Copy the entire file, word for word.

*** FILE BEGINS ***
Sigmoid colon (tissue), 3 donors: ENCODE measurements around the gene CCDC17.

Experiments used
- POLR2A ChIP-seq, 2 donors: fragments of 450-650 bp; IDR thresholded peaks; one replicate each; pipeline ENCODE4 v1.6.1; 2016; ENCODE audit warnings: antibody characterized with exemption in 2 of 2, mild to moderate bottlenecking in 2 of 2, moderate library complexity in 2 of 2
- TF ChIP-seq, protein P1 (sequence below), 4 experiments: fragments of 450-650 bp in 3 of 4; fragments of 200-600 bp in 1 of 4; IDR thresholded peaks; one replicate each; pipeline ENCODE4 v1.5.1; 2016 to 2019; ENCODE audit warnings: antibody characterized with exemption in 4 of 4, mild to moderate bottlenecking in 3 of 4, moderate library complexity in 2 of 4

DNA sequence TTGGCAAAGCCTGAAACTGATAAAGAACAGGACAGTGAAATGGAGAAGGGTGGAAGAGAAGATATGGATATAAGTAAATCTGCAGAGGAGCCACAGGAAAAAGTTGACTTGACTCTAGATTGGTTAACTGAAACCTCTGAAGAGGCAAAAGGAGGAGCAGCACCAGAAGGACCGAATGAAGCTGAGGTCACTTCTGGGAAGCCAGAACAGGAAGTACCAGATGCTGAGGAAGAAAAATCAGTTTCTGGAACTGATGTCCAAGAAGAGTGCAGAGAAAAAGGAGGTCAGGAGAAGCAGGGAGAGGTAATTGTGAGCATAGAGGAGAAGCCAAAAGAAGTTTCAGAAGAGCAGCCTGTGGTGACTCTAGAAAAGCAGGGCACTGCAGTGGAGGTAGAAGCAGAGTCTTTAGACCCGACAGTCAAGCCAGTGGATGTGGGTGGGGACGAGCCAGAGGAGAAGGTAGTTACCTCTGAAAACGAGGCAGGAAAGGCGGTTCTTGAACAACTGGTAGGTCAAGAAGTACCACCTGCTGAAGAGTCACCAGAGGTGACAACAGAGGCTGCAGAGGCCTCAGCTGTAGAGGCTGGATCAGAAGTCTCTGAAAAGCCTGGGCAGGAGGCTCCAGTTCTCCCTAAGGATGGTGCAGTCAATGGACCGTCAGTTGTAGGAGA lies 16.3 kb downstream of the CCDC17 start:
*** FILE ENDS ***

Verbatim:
Sigmoid colon (tissue), 3 donors: ENCODE measurements around the gene CCDC17.

Experiments used
- POLR2A ChIP-seq, 2 donors: fragments of 450-650 bp; IDR thresholded peaks; one replicate each; pipeline ENCODE4 v1.6.1; 2016; ENCODE audit warnings: antibody characterized with exemption in 2 of 2, mild to moderate bottlenecking in 2 of 2, moderate library complexity in 2 of 2
- TF ChIP-seq, protein P1 (sequence below), 4 experiments: fragments of 450-650 bp in 3 of 4; fragments of 200-600 bp in 1 of 4; IDR thresholded peaks; one replicate each; pipeline ENCODE4 v1.5.1; 2016 to 2019; ENCODE audit warnings: antibody characterized with exemption in 4 of 4, mild to moderate bottlenecking in 3 of 4, moderate library complexity in 2 of 4

DNA sequence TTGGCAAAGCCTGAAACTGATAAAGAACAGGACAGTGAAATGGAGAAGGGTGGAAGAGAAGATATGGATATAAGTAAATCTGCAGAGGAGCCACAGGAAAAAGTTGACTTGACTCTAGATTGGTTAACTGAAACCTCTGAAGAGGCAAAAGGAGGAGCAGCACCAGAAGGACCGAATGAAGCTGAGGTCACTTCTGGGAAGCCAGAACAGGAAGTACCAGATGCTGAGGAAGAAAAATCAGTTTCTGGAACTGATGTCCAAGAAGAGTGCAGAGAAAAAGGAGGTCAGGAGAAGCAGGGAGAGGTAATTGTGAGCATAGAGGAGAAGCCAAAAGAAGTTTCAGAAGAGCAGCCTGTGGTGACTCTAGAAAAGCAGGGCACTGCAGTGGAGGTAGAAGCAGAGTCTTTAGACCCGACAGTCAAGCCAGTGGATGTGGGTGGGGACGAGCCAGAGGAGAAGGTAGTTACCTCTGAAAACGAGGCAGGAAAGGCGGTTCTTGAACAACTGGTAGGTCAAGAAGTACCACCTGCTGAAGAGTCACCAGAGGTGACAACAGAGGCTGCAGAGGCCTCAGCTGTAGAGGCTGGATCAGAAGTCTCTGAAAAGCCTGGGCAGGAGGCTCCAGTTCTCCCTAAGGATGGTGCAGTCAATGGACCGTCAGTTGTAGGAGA lies 16.3 kb downstream of the CCDC17 start: